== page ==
The quest for a better drone has made a notable shift recently.
Right now, it’s not about speed, or amazing visuals or AI. It’s about payload.
That maybe because the wider public is close to accepting the idea of drone delivery, especially when a company as big as Domino’s is all but ready to start dropping pizza out of the sky:
But how big and how strong can drones get, keeping in mind there’s an airspace regulation minefield yet to be meaningfully negotiated in pretty much every country?
This strong would be good:
That’s Freefly Systems’ Alta 8, showing us how dronesurfing might become the kiteboarding.
It’s a controversial video, with plenty of commentors going at each other about how realistic it is.
Freefly said it achieved 3-4 pulls of around 30 seconds each per battery set, but right now it’s perhaps best thought of as a showcase of potential, as well as clever editing.
This, though, is perfectly feasible right now:
PRODRONE showcased its new model at InterDrone, The International Drone Conference and Exposition, in Las Vegas on the weekend.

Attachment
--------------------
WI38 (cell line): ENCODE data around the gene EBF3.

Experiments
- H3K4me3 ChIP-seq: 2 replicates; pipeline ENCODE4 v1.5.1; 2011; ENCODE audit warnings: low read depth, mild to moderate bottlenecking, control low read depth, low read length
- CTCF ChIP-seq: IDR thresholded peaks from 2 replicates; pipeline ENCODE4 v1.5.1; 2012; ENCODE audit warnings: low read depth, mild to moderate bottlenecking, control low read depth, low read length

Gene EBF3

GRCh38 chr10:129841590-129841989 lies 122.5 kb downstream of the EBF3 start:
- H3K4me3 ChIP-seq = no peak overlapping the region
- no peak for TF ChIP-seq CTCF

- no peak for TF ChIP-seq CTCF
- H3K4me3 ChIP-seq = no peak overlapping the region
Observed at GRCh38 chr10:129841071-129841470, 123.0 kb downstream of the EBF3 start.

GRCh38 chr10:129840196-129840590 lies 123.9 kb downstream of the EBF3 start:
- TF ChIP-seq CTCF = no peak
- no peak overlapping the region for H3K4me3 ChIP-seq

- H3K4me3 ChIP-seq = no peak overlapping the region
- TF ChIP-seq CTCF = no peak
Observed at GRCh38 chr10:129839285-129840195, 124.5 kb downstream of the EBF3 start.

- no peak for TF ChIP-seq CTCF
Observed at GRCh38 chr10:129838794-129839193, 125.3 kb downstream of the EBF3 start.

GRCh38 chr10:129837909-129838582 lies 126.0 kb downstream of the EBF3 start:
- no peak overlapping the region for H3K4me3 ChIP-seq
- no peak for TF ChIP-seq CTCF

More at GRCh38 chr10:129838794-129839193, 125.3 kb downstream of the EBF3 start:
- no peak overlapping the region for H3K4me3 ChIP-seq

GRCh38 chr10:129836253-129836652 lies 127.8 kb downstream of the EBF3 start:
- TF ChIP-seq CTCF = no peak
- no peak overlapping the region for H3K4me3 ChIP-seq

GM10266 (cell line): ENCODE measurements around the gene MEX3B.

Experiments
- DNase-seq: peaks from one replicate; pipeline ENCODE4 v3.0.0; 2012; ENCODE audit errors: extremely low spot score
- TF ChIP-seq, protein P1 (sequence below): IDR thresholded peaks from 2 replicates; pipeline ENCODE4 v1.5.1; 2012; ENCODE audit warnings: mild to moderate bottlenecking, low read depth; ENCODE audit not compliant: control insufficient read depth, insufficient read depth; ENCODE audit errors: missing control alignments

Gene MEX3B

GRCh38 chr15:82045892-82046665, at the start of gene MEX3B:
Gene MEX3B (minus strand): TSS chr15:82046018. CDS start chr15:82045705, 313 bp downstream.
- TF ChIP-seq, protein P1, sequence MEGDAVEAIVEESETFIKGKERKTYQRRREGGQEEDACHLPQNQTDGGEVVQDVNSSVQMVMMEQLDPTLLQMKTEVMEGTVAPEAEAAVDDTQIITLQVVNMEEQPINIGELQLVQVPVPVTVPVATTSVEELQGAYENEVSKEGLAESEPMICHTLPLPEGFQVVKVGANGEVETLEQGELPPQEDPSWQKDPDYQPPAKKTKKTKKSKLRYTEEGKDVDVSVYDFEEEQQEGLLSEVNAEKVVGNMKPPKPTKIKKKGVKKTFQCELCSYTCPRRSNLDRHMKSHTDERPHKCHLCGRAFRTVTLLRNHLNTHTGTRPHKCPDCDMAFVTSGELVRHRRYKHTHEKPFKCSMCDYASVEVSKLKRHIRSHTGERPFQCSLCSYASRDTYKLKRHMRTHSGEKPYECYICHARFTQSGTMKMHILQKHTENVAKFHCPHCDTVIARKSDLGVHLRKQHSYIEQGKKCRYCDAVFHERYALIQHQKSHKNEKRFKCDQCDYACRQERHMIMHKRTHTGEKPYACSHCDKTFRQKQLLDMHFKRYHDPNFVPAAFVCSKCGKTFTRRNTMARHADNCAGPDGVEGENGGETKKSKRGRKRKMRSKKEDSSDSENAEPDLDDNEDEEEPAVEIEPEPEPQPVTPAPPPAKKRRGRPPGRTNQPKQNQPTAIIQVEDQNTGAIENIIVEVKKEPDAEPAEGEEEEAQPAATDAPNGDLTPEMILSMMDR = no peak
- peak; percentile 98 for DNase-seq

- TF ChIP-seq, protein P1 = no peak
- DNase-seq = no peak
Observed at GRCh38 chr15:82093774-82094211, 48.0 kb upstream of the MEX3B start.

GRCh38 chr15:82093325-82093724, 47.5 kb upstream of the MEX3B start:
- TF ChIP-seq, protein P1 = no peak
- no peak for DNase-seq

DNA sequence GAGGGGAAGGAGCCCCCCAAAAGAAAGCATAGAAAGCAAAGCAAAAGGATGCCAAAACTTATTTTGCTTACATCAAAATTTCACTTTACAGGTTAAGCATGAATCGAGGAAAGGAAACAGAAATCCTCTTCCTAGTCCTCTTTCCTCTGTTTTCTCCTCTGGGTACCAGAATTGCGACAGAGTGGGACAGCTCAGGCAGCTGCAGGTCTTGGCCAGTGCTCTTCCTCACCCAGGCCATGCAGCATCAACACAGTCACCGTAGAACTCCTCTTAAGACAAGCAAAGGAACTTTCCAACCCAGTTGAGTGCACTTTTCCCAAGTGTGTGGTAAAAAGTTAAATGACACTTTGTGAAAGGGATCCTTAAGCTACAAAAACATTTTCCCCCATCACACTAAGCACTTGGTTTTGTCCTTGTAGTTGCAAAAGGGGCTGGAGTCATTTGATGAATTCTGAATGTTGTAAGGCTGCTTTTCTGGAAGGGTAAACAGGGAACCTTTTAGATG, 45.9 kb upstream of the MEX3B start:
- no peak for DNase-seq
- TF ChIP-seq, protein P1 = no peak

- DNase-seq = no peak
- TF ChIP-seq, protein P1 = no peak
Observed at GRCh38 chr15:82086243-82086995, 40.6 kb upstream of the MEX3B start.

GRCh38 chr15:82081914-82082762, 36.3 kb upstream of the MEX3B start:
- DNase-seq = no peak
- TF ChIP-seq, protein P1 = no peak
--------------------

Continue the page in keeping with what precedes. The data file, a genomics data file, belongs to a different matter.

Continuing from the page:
It can handle a 20kg payload, 10kg of which can be lifted by the 5-axis robotic arms, and can hit a top speed of 60km/h.
And when it comes to bigger, stronger drones, the holy grail seems to be finding the point where we can lift people, and solving the headache facing aerospace regulators when it happens.
The world record right now for heaviest payload is 61kg for 37 seconds, by a team of engineers from the University of Oslo. But it took a monster made from eight hexacopters.
In recent weeks, we’ve seen with our own eyes an Australian drone effortlessly lift a bale of hay on its first test outing on a farm in Tasmania. Its makers, Freedom Class Racing, say that prototype is capable of carrying 200kg and a public demonstration is not at all far away.
However brief, it was an eye-opening experience of how far drone technology has moved out of the hands of hobbyists, and Freefly’s drone is a great example of big thinking.
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